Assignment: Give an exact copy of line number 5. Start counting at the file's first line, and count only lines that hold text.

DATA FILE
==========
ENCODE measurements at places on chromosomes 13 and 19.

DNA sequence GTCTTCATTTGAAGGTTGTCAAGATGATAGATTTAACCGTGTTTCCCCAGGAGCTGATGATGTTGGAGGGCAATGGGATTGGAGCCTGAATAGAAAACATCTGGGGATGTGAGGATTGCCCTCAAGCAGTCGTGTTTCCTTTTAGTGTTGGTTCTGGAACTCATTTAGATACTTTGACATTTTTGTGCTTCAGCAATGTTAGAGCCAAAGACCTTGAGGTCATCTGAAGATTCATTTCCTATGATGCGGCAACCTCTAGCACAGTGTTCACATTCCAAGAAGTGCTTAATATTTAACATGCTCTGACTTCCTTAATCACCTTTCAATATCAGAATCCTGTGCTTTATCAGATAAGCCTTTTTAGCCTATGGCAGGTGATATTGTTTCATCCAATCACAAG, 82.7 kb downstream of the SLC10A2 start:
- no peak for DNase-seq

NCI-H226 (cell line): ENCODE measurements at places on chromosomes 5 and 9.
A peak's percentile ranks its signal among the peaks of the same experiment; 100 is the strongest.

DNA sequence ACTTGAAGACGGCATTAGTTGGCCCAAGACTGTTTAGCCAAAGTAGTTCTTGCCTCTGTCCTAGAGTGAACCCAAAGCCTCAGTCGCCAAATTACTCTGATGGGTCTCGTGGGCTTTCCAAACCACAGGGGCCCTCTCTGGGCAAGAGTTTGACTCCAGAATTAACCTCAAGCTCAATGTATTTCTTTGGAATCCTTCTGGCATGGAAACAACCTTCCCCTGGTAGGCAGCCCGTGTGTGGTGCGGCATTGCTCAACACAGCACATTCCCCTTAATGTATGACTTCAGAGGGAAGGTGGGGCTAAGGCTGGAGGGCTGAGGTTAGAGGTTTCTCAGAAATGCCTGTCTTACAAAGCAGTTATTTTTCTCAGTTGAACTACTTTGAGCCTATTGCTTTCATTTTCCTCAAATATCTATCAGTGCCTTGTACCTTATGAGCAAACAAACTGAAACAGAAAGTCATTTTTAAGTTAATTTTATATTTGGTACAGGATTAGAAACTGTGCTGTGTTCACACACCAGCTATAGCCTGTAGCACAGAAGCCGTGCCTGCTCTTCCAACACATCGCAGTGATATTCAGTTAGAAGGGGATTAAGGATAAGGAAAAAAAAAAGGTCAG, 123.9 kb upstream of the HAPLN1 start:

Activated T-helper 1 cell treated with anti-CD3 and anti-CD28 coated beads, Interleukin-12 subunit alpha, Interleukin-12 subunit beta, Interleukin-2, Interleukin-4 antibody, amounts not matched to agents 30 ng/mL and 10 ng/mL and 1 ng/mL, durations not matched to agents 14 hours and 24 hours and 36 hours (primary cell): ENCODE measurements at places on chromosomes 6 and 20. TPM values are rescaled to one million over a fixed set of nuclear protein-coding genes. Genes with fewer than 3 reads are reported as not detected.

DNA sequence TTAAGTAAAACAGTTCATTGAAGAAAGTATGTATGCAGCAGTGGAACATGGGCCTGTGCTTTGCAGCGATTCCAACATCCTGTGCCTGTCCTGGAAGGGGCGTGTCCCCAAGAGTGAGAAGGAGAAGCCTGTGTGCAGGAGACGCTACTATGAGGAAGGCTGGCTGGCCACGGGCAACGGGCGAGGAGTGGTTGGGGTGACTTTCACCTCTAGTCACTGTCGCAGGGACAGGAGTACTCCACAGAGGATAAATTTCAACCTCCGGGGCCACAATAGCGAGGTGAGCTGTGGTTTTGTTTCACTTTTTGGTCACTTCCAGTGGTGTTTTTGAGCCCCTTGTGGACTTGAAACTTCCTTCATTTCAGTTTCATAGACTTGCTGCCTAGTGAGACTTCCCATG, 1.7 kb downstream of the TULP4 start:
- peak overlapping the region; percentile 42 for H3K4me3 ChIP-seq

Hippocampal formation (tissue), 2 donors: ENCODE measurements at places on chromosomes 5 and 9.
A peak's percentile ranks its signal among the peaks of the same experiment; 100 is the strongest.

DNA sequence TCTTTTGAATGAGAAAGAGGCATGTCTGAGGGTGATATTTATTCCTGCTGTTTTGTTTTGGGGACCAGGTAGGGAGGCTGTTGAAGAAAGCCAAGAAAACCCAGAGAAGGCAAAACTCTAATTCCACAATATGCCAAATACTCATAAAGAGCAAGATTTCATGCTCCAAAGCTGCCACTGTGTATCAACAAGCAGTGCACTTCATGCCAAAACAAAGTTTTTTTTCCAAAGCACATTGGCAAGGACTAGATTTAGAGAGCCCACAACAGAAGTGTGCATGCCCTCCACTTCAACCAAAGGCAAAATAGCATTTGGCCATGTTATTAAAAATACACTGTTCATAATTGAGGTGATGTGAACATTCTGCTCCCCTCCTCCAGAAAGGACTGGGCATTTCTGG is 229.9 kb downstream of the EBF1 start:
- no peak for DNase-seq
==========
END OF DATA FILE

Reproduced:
A peak's percentile ranks its signal among the peaks of the same experiment; 100 is the strongest.